Rectal prolapse is a painless protrusion of the rectum through the anus.
Rectal prolapse causes the rectum to turn inside out, so that the rectal lining is visible outside the body as a dark red, moist, fingerlike projection from the anus. Bleeding from the rectum can occur, and an uncontrolled loss of stool (fecal incontinence) is a frequent symptom. Less commonly, the rectum protrudes into the vagina (rectocele—see Rectocele). This disorder causes pain only when complications occur or when the prolapse is severe.
A temporary prolapse of only the rectal lining (mucosa) often occurs in otherwise healthy infants, probably when the infant strains during a bowel movement, and is rarely serious. In adults, prolapse of the rectal lining tends to persist and may worsen, so that more of the rectum protrudes.
A complete prolapse of the rectum (sometimes formally called procidentia, but this term can refer to any complete organ prolapse) occurs most often in women older than age 60.
To determine the extent of a prolapse, a doctor examines the area while the person is standing or squatting and straining. By feeling the anal sphincter with a gloved finger, a doctor often detects diminished muscle tone. A sigmoidoscopy, colonoscopy, or barium enema x-rays of the large intestine may reveal an underlying disease.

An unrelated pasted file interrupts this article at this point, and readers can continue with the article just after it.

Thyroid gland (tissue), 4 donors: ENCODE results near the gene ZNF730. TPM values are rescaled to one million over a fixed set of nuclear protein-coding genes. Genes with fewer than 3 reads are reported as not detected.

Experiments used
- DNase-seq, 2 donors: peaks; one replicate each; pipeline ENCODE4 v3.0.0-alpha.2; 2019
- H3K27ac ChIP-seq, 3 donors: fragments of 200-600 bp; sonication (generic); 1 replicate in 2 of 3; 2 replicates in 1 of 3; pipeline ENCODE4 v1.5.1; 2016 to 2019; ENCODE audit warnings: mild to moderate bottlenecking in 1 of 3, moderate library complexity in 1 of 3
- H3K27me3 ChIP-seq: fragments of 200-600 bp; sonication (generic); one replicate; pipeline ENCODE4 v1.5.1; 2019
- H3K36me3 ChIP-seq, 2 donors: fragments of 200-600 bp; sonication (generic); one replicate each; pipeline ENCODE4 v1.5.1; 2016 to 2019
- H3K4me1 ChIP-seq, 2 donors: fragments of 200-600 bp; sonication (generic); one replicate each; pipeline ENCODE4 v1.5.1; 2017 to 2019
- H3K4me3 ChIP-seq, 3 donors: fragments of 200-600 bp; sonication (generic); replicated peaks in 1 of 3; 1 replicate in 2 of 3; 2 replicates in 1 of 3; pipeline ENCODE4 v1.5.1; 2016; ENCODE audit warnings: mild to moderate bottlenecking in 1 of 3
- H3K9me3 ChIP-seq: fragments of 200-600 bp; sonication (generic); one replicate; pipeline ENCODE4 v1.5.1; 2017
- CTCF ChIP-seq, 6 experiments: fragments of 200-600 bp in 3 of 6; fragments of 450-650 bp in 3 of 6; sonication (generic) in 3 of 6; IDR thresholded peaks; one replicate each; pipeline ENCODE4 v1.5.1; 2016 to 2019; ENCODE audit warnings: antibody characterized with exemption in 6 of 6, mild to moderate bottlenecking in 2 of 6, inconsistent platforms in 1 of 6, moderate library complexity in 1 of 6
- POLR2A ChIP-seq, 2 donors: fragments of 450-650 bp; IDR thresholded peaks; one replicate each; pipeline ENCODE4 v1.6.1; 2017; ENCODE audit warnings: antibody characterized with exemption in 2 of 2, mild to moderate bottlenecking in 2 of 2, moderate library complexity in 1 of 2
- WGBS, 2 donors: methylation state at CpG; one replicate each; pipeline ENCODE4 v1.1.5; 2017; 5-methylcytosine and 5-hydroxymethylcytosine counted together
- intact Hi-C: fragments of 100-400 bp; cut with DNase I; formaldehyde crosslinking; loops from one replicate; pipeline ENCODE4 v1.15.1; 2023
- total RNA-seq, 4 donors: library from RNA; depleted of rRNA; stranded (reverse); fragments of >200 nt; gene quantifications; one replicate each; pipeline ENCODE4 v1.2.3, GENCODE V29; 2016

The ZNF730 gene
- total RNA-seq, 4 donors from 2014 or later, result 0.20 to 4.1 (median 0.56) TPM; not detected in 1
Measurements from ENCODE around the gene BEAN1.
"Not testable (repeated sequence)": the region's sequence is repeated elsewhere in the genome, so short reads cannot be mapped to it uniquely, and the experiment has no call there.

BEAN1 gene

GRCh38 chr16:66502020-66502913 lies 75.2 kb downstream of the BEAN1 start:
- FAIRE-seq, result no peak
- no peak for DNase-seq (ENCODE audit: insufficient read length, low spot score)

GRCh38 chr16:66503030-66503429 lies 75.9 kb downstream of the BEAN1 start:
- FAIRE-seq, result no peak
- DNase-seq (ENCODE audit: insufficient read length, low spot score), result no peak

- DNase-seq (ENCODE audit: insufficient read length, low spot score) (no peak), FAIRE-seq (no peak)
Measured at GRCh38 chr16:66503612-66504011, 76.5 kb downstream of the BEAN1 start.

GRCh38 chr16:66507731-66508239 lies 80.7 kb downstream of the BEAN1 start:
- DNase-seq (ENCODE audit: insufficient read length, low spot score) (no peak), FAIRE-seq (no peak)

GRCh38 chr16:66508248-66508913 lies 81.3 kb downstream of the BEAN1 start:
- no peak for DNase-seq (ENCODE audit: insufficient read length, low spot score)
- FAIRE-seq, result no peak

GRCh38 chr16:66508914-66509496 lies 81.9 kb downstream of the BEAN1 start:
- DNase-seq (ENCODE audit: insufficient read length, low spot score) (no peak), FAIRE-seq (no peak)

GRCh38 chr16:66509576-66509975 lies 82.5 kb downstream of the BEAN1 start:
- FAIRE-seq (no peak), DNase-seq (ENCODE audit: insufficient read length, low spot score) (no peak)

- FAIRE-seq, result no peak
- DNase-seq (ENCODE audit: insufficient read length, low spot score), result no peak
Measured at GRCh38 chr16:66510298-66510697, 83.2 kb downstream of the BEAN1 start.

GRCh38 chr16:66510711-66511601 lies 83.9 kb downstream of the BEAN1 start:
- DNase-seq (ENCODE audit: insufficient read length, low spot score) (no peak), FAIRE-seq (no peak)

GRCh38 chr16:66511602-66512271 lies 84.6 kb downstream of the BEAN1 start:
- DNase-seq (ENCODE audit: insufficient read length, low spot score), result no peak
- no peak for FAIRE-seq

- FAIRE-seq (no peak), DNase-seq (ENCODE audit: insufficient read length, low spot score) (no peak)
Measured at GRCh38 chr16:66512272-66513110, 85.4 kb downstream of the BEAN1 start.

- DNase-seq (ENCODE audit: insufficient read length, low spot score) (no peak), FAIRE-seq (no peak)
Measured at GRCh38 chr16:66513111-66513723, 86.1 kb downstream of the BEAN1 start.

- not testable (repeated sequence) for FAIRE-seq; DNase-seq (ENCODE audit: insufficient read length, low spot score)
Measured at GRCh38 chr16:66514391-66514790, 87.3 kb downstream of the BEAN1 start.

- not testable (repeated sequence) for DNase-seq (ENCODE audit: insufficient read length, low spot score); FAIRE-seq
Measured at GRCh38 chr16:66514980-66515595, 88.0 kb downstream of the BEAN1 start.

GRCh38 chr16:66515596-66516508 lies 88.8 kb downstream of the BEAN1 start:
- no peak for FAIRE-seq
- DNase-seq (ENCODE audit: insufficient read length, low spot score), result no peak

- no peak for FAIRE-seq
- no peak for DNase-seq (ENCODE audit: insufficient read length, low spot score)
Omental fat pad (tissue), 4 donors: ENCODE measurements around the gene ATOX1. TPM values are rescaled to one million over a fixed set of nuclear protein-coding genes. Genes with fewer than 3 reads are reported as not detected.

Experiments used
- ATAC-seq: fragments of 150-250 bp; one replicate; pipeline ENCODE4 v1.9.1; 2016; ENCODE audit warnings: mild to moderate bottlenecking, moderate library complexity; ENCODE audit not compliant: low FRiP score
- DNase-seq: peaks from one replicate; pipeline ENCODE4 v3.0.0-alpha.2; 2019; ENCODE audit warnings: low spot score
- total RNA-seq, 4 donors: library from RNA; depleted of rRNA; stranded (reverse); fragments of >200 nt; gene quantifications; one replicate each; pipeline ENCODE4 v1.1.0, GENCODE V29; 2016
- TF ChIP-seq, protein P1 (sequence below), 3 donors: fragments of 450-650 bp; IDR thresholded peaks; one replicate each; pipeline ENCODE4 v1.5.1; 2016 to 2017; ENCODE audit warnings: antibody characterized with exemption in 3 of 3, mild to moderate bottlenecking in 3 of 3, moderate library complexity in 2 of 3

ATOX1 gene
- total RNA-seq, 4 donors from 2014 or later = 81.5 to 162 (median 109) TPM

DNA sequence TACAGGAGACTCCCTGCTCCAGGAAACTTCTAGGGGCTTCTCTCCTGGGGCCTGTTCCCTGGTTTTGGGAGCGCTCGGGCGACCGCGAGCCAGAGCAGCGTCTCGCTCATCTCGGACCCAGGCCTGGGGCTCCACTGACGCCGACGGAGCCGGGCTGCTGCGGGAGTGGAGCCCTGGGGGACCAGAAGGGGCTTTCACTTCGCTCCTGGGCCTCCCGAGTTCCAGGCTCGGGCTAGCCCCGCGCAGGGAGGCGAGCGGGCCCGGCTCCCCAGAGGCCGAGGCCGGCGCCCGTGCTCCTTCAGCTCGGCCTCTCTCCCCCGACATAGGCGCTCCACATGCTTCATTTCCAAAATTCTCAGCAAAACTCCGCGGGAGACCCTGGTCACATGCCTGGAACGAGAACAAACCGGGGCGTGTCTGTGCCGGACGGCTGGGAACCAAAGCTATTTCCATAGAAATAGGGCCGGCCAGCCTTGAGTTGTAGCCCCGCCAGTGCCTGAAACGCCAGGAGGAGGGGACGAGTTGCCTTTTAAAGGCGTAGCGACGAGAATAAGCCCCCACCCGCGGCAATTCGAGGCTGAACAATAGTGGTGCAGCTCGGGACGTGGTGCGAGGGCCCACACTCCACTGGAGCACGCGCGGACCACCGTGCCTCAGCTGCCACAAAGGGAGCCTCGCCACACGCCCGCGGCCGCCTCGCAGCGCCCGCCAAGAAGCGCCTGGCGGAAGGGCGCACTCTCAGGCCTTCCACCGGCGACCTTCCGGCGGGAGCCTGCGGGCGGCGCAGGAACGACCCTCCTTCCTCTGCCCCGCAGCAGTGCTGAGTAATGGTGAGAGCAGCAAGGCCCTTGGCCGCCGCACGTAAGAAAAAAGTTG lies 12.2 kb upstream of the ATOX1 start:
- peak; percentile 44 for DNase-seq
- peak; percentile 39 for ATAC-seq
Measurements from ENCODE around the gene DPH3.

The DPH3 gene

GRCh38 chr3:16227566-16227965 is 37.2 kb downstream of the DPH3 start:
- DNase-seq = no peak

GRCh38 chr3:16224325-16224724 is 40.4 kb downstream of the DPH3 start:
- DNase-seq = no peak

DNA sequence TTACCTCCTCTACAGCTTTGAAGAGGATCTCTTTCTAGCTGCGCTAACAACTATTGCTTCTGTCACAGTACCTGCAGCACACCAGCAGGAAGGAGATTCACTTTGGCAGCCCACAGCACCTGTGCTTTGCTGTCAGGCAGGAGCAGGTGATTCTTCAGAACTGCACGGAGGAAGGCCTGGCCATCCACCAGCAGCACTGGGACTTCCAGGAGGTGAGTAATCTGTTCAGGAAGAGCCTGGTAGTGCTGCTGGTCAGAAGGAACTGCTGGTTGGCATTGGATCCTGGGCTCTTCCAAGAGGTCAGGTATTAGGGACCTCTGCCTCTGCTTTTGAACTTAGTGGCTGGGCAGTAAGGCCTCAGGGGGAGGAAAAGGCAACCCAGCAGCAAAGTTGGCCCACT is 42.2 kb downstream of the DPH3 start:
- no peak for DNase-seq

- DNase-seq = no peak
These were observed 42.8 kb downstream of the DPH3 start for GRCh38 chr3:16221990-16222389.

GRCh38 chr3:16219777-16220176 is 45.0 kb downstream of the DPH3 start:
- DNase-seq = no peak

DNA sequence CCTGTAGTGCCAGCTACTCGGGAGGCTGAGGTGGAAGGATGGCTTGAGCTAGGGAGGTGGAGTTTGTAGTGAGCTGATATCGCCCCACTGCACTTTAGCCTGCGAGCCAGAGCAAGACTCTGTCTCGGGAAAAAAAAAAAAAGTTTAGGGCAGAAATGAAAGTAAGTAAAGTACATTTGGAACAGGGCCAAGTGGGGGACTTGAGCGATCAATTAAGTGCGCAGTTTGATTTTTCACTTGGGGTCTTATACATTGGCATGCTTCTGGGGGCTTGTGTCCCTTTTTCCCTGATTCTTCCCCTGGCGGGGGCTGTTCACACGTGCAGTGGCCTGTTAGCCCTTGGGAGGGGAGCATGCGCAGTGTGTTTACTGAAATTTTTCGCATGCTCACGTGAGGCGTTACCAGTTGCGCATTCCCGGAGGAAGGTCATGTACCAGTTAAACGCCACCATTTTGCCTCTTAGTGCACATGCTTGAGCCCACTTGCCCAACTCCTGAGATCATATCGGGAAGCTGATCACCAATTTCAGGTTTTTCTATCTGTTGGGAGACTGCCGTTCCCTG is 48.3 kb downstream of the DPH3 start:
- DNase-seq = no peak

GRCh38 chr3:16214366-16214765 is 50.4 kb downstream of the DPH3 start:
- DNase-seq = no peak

In infants and children, a stool softener eliminates the urge to strain. Strapping the buttocks together between bowel movements usually helps the prolapse heal on its own.
In adults, surgery is usually needed to correct the problem. Surgery often cures procidentia. During one kind of abdominal operation (called rectopexy), the entire rectum is lifted, pulled back, and attached to the sacral bone in the pelvis. In another operation, a segment of the rectum is removed, and the remainder of the rectum is stitched to the sacral bone.
For people who are too weak to undergo surgery because of extreme old age or poor health, surgery on the rectum is preferred to surgery on the abdomen. One type of surgery on the rectum is done by inserting a wire or plastic loop to encircle the sphincter in a technique called the Thiersch procedure. Alternatively, a segment of the rectum or the excess lining of the rectum may be cut out (excised).
Last full review/revision October 2014 by Parswa Ansari, MD